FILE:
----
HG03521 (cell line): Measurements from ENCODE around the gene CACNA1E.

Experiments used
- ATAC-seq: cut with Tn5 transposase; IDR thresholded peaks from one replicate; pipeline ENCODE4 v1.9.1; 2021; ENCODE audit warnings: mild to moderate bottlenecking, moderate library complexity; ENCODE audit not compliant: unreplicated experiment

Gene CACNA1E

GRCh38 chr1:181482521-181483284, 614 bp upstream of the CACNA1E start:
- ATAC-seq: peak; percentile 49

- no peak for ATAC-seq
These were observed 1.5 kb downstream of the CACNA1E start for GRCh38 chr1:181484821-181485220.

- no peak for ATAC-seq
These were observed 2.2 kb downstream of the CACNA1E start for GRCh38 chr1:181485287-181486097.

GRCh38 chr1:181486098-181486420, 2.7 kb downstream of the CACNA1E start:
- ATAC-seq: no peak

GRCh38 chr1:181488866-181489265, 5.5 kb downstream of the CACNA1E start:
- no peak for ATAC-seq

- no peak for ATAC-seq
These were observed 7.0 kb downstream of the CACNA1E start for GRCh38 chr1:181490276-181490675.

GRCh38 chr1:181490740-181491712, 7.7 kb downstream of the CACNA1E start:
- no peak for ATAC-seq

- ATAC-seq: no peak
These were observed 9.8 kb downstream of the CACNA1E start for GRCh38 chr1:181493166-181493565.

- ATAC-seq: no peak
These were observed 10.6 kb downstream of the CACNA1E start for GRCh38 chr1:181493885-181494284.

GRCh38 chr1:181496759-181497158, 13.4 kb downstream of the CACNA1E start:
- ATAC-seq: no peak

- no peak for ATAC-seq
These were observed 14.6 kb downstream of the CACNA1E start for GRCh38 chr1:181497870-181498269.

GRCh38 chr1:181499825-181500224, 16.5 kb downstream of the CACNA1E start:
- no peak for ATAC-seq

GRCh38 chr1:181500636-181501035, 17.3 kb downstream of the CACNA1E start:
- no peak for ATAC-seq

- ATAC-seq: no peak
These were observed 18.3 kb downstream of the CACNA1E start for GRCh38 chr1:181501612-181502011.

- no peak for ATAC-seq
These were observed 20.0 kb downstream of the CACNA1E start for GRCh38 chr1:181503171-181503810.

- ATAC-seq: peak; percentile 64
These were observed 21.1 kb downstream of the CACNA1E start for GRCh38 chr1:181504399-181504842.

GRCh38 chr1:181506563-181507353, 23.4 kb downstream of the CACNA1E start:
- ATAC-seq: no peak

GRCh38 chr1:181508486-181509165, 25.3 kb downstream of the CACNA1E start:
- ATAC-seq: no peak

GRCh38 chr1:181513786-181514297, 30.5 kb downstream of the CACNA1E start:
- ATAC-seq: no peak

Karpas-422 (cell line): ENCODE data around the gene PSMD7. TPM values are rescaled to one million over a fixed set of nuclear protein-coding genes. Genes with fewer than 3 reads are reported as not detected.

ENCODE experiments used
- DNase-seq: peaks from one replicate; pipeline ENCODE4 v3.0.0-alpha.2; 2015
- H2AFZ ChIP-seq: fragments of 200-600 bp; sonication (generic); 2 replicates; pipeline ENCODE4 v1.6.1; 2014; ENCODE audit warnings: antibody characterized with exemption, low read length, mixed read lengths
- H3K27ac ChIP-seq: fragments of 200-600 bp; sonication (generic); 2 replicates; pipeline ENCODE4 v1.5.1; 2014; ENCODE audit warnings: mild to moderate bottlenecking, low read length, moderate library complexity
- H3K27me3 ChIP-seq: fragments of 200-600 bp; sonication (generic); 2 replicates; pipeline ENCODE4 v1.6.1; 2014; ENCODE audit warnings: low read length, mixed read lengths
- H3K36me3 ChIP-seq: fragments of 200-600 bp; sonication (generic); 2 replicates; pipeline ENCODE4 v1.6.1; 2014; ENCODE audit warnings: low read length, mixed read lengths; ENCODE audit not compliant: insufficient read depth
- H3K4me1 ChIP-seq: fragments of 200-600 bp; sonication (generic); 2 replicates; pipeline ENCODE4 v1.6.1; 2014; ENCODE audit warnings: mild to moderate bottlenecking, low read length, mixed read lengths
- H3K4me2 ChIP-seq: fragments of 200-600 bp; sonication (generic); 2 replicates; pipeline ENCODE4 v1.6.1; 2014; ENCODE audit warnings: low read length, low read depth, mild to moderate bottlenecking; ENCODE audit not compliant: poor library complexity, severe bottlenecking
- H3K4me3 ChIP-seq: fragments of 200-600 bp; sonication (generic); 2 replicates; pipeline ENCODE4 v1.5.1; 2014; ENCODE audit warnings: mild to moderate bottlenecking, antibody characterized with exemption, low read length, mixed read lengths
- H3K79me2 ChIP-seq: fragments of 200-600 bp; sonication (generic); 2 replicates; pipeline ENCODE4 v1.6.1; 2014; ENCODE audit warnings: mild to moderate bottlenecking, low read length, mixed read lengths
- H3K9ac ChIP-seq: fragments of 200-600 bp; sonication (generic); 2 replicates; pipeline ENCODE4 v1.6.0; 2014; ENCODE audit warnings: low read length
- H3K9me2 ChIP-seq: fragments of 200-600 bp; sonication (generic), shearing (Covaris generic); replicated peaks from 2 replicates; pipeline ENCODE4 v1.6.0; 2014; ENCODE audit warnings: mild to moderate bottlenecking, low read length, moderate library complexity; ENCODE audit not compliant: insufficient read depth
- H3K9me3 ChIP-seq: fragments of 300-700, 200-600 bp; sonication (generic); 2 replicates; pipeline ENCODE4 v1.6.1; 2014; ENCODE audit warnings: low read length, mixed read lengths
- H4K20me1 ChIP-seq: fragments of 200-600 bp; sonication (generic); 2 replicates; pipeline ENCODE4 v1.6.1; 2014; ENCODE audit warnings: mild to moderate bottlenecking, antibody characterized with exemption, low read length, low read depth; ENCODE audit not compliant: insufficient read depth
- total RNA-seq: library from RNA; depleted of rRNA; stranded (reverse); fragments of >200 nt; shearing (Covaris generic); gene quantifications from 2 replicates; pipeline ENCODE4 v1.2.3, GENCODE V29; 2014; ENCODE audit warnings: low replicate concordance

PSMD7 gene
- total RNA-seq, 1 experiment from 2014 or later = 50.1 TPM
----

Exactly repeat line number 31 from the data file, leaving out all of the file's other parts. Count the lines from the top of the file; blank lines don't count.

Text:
- ATAC-seq: no peak